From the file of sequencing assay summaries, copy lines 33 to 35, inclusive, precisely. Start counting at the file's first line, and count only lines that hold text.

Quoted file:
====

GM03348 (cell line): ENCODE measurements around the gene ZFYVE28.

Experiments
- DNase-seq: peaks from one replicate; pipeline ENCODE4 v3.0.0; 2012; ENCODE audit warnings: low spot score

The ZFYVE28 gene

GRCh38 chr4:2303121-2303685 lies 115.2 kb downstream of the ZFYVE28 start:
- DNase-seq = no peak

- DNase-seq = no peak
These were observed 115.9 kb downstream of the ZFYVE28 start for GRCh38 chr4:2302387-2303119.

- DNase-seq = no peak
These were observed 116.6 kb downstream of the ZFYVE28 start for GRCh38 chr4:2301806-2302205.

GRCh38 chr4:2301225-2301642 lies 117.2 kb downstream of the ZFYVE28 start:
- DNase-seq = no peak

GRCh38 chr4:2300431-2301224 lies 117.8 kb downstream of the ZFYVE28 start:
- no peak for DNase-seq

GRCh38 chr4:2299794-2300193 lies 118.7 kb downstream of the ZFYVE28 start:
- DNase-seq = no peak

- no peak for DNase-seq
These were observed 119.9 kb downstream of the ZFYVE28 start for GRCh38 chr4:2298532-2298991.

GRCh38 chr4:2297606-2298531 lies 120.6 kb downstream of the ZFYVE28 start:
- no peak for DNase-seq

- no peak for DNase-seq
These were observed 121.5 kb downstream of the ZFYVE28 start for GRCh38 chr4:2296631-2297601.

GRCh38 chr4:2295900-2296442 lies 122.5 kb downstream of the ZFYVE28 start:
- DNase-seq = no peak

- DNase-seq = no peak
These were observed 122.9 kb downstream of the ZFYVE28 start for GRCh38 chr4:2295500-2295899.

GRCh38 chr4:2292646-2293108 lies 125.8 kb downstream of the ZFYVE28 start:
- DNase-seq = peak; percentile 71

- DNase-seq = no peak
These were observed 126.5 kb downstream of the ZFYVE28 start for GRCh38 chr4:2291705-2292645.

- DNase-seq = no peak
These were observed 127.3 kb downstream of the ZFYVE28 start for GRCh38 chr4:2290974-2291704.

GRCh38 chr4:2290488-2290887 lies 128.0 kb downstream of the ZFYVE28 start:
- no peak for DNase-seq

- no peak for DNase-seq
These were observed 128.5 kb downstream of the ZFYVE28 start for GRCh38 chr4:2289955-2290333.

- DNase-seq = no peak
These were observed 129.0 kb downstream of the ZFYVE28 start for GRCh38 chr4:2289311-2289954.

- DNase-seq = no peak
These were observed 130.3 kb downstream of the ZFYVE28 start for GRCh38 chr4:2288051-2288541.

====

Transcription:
GRCh38 chr4:2290488-2290887 lies 128.0 kb downstream of the ZFYVE28 start:
- no peak for DNase-seq

- no peak for DNase-seq